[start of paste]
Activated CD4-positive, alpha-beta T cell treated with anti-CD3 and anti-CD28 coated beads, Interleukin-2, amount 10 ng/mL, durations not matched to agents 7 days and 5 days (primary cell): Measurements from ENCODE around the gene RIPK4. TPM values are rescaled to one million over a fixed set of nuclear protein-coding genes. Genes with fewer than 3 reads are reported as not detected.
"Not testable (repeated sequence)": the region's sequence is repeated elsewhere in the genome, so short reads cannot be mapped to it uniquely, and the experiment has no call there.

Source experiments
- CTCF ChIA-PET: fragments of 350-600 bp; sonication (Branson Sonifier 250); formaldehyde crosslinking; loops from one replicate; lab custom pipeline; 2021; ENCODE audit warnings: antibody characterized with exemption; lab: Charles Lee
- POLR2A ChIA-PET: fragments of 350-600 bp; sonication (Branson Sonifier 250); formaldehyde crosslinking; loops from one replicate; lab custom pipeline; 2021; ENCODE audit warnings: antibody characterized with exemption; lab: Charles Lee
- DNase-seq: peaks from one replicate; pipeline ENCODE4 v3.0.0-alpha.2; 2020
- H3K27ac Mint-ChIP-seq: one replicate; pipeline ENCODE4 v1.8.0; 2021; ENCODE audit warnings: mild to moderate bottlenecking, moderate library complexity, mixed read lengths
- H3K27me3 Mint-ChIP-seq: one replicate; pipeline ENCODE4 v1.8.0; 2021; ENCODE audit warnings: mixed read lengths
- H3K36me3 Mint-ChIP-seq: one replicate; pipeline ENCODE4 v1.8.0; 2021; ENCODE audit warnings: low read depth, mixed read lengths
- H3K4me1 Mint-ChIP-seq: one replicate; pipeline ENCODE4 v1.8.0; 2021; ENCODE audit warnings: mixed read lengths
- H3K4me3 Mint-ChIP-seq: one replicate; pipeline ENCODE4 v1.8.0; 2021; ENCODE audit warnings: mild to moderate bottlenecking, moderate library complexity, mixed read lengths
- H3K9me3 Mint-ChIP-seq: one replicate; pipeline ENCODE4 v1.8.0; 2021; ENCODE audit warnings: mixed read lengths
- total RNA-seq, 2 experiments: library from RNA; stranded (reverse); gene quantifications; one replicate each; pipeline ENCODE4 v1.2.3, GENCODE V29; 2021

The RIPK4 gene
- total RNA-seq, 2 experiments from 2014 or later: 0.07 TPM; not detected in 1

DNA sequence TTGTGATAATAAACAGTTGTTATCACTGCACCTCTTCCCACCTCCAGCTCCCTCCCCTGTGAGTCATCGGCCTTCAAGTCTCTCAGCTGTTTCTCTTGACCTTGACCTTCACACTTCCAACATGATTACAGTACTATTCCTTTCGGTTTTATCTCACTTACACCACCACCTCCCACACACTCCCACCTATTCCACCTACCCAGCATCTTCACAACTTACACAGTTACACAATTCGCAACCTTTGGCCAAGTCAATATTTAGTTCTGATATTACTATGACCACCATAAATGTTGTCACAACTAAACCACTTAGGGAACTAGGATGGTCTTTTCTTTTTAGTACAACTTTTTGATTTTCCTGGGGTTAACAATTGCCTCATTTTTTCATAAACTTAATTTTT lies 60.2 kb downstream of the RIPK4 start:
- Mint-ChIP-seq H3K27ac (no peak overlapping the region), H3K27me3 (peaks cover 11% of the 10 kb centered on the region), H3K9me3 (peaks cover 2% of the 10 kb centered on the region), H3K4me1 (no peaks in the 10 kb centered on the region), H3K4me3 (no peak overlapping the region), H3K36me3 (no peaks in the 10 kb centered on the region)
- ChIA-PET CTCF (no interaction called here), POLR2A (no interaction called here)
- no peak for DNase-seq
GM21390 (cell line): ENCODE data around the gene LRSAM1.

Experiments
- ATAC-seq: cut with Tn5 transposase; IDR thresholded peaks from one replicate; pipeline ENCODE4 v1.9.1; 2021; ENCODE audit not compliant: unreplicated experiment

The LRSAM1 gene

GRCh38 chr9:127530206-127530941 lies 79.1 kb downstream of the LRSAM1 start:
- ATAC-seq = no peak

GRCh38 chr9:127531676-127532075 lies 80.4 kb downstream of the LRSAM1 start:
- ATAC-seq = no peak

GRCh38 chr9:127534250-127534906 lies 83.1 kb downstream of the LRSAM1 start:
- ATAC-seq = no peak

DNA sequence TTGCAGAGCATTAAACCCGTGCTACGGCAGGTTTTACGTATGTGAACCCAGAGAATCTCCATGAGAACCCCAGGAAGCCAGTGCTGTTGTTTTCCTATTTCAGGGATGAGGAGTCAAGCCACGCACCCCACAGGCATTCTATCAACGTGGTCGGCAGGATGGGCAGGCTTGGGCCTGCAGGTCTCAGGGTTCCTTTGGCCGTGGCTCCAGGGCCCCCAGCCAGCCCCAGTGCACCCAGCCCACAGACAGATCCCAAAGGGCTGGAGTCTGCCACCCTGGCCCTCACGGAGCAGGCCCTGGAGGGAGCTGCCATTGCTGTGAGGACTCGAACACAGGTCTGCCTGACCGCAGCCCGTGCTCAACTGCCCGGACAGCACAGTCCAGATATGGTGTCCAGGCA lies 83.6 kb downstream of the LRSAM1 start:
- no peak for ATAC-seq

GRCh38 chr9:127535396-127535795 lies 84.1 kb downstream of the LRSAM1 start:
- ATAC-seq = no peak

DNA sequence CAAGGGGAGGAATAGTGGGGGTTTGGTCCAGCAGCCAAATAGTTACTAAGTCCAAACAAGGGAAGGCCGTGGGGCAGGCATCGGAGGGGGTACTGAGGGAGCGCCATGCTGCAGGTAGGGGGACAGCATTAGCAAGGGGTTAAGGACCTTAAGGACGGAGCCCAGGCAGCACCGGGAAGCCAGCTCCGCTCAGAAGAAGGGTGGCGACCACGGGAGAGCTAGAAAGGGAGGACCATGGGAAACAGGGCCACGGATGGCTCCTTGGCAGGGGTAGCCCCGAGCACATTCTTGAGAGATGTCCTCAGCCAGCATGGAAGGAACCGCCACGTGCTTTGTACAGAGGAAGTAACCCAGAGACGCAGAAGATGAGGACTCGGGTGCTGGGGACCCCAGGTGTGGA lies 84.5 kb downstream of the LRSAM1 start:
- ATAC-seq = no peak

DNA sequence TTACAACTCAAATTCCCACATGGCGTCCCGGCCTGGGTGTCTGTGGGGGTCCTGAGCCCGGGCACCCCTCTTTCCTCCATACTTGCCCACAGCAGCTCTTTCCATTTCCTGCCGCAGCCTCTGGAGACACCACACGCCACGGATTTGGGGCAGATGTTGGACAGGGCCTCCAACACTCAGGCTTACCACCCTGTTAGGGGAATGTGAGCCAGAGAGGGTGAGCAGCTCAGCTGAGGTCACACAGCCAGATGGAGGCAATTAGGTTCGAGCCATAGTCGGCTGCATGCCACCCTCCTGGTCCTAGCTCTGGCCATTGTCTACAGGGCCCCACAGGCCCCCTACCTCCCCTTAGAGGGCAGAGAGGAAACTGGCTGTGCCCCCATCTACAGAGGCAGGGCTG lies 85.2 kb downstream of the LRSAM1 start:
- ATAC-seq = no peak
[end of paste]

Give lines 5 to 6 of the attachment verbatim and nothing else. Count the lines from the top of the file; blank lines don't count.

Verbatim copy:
- POLR2A ChIA-PET: fragments of 350-600 bp; sonication (Branson Sonifier 250); formaldehyde crosslinking; loops from one replicate; lab custom pipeline; 2021; ENCODE audit warnings: antibody characterized with exemption; lab: Charles Lee
- DNase-seq: peaks from one replicate; pipeline ENCODE4 v3.0.0-alpha.2; 2020